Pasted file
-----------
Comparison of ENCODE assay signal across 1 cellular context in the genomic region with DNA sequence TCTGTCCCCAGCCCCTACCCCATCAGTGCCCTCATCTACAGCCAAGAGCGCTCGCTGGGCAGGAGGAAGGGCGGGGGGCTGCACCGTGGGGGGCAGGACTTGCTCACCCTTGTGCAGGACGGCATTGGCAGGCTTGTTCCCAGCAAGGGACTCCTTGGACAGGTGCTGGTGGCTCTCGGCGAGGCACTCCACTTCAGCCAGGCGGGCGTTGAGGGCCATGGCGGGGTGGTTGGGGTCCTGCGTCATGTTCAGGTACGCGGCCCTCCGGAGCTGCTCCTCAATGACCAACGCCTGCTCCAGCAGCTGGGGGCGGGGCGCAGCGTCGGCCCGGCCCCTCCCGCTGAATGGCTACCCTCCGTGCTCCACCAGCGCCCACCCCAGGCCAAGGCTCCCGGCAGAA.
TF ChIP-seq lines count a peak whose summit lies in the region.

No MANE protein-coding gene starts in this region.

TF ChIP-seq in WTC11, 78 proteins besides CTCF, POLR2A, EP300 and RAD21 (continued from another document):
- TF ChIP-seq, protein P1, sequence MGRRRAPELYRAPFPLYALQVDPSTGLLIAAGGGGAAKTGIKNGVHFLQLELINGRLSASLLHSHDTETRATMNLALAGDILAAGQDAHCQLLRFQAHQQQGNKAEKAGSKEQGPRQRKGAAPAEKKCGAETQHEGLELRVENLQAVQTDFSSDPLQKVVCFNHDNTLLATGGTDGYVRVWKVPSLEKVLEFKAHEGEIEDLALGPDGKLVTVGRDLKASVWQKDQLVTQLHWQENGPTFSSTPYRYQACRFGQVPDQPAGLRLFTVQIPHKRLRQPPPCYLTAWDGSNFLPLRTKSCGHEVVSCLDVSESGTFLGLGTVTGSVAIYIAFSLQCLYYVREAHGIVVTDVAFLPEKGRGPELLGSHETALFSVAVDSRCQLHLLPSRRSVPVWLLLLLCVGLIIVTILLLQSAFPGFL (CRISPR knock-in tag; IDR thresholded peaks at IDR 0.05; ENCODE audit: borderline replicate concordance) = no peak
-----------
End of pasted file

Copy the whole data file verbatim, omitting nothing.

Comparison of ENCODE assay signal across 1 cellular context in the genomic region with DNA sequence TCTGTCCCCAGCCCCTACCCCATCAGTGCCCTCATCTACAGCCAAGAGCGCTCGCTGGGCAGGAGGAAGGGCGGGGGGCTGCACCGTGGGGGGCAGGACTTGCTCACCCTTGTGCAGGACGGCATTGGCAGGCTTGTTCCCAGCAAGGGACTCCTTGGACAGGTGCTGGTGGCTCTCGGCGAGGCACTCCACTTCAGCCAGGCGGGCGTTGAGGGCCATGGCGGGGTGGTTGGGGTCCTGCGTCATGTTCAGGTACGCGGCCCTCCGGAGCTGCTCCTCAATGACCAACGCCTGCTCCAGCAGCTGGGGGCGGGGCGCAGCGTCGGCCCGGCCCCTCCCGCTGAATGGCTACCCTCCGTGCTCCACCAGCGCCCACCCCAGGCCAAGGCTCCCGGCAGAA.
TF ChIP-seq lines count a peak whose summit lies in the region.

No MANE protein-coding gene starts in this region.

TF ChIP-seq in WTC11, 78 proteins besides CTCF, POLR2A, EP300 and RAD21 (continued from another document):
- TF ChIP-seq, protein P1, sequence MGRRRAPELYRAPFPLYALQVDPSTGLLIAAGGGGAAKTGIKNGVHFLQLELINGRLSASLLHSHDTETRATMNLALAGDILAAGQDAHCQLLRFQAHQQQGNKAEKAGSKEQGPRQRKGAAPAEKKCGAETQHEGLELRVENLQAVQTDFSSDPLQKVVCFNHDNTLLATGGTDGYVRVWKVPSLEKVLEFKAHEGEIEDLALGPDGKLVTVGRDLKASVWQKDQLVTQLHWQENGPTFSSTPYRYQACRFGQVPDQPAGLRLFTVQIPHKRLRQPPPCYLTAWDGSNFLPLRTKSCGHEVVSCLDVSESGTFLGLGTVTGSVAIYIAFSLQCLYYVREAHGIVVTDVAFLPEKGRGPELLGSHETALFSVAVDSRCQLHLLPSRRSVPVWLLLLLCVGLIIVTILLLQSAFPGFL (CRISPR knock-in tag; IDR thresholded peaks at IDR 0.05; ENCODE audit: borderline replicate concordance) = no peak